A wandering gunfighter plays two rival families against each other in a town torn apart by greed, pride, and revenge.A wandering gunfighter plays two rival families against each other in a town torn apart by greed, pride, and revenge.A wandering gunfighter plays two rival families against each other in a town torn apart by greed, pride, and revenge.
I believe "Red Harvest" did make it to film in the '30's, but I haven't been able to track that down and never saw it.
In 1961, Akira Kurosawa brought a version of the story to the screen in "Yojimbo', with Toshiro Mifune playing the nameless hero. Kurosawa and Mifune add an earthiness to the hero lacking in Hammett's tension filled original: Mifune's samurai is always scratching, eating, cringing or sneering. Perhaps this is to make up for the subtraction of the element of alcoholism that was the chief weakness of Hammett's anti-hero. But it also has the effect of rounding out the character so that he becomes human to us in a way Hammett's anti-hero is not.
In 1965, an Italian director, not yet credited with completed film, Sergio Leone, was hired to do a typical "spaghetti western" of the era. Instead, he remade 'Yojimbo" (without giving credit to the original, by the way) as "A Fistful of Dollars". The failure to credit "Yojimbo" as inspiration raises some ethical questions - but it must be noted that Kurosawa himself made no reference to Hammett in the credits to "Yojimbo"! In any event, "A Fistful.(...)" is a young director's film, full of flaws; but it has an undeniable black-humor and is crisply directed, with some striking visuals that seem to come out of nowhere, given the genre context in which the film is made. The nameless hero is played with a particular coolness by Clint Eastwood, which undercuts the earthiness- the scratching and scruffiness - that remains from the Mifune version - Eastwood's anti-hero rarely eats, and never cringes or sneers. The pivotal torture scene from Yojimbo remains, given a peculiar brutality by the addition of a pan of the expressionless faces of the onlooking outlaws. This scene - predicated on Eastwood's unwillingness to give up the young family he has saved, is finally what makes him a hero. Is it enough? Well. if not, he's certainly one stinky of a masochist, taking a beating like that for nothing. In a world as corrupt as that in which our hero finds himself, it is the smaller sacrifices that determine the ethics of a man. Remaining silent is sometimes the boldest statement to make; it was good enough for Kurosawa and Leone; it's good enough for me.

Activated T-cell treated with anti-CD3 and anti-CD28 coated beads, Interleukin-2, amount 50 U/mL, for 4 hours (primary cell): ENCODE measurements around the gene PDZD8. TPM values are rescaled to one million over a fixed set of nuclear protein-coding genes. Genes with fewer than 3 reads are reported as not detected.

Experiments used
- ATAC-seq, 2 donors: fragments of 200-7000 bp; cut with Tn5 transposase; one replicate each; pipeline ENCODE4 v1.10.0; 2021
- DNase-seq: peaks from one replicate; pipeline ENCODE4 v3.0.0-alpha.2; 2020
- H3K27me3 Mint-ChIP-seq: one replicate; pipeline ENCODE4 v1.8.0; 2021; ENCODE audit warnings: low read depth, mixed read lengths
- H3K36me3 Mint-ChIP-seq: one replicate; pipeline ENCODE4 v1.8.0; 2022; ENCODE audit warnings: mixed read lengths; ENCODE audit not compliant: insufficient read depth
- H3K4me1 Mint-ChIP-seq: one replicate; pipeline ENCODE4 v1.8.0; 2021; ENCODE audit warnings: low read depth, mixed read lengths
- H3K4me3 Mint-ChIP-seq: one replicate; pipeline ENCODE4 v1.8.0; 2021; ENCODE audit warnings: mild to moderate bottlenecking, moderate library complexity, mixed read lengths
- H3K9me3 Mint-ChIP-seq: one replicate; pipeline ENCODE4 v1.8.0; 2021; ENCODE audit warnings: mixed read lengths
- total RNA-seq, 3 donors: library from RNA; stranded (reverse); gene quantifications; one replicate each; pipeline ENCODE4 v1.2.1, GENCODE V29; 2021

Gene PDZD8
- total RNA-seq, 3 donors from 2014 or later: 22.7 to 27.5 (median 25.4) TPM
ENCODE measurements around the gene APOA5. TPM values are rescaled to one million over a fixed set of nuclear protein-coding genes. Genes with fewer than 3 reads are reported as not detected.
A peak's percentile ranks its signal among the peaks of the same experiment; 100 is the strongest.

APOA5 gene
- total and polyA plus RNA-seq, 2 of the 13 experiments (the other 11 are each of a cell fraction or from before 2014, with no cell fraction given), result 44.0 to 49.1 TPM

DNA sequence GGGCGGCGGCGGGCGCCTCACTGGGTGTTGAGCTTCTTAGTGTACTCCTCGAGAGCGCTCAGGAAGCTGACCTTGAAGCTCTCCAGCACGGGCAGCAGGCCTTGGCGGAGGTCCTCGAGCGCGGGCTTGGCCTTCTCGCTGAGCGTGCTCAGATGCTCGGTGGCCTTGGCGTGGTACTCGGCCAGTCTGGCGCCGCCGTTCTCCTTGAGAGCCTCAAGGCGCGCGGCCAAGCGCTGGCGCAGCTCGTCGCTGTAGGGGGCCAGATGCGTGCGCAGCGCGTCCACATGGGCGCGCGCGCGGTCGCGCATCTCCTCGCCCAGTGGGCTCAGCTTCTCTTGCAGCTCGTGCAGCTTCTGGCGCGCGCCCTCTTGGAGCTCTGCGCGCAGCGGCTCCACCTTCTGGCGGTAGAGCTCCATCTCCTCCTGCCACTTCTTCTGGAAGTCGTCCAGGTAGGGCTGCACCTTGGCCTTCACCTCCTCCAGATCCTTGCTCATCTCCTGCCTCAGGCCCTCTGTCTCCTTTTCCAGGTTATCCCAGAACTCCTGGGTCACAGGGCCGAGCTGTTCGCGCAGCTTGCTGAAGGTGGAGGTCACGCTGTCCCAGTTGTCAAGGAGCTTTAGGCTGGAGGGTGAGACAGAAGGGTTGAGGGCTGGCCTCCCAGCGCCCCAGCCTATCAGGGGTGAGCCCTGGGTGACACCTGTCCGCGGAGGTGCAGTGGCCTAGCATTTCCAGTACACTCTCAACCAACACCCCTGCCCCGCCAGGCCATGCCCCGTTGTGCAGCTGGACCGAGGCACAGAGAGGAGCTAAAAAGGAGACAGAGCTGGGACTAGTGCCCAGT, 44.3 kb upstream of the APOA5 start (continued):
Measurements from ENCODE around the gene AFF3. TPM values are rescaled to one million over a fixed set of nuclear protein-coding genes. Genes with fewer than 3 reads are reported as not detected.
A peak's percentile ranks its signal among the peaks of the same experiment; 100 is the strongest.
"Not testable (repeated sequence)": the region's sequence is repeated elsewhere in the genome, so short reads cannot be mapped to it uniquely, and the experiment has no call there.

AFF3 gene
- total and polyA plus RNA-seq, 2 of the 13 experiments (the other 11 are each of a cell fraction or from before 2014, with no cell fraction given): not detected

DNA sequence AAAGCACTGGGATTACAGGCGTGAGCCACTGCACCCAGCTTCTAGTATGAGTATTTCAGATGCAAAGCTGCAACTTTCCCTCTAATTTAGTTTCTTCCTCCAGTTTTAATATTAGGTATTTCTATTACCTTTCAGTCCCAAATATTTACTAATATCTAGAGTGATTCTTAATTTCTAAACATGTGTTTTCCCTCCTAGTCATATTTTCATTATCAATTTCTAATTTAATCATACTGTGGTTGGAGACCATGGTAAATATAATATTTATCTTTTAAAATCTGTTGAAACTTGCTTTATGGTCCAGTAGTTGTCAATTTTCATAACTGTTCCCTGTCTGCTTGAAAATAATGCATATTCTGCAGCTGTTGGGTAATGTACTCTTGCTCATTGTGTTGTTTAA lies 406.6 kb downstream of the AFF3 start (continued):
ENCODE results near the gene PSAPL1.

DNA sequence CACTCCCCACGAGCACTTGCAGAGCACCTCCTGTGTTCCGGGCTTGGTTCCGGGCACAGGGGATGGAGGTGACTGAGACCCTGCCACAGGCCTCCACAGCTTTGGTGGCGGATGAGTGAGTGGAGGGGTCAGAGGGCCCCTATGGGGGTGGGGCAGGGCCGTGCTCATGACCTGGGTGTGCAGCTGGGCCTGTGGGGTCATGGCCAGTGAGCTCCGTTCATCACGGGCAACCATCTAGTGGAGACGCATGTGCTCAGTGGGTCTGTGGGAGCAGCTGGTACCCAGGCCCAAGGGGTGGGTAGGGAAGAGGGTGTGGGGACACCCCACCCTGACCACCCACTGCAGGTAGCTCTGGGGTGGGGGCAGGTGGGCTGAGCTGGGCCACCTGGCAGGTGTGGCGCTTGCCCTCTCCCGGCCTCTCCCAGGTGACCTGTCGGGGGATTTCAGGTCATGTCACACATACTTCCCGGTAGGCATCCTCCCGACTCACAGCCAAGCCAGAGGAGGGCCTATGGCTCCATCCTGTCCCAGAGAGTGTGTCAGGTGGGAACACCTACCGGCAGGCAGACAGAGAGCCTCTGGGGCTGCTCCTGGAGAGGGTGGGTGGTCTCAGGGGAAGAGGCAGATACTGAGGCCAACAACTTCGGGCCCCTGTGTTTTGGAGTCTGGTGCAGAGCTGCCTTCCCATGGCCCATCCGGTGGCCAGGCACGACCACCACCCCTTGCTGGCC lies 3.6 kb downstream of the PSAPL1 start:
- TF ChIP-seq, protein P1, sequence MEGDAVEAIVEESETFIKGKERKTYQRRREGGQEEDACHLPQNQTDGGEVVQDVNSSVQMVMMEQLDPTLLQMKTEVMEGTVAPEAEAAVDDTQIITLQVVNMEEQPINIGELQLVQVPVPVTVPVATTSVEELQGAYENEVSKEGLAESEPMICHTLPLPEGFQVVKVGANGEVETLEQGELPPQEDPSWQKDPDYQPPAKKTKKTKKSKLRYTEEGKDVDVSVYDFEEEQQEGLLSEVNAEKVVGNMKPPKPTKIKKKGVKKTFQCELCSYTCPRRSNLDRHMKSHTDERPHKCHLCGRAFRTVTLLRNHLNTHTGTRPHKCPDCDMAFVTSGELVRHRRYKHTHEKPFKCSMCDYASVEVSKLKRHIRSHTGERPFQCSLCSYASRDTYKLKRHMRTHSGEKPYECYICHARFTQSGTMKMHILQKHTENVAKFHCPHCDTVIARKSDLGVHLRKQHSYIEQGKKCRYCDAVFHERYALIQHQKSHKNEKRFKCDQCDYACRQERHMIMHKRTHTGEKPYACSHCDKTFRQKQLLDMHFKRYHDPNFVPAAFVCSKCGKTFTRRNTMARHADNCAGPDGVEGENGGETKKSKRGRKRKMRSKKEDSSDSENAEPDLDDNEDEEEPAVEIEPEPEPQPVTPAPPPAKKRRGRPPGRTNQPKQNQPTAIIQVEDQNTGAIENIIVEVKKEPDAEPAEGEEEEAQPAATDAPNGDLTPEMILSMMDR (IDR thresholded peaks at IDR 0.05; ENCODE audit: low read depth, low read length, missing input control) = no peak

- Jun 25, 2006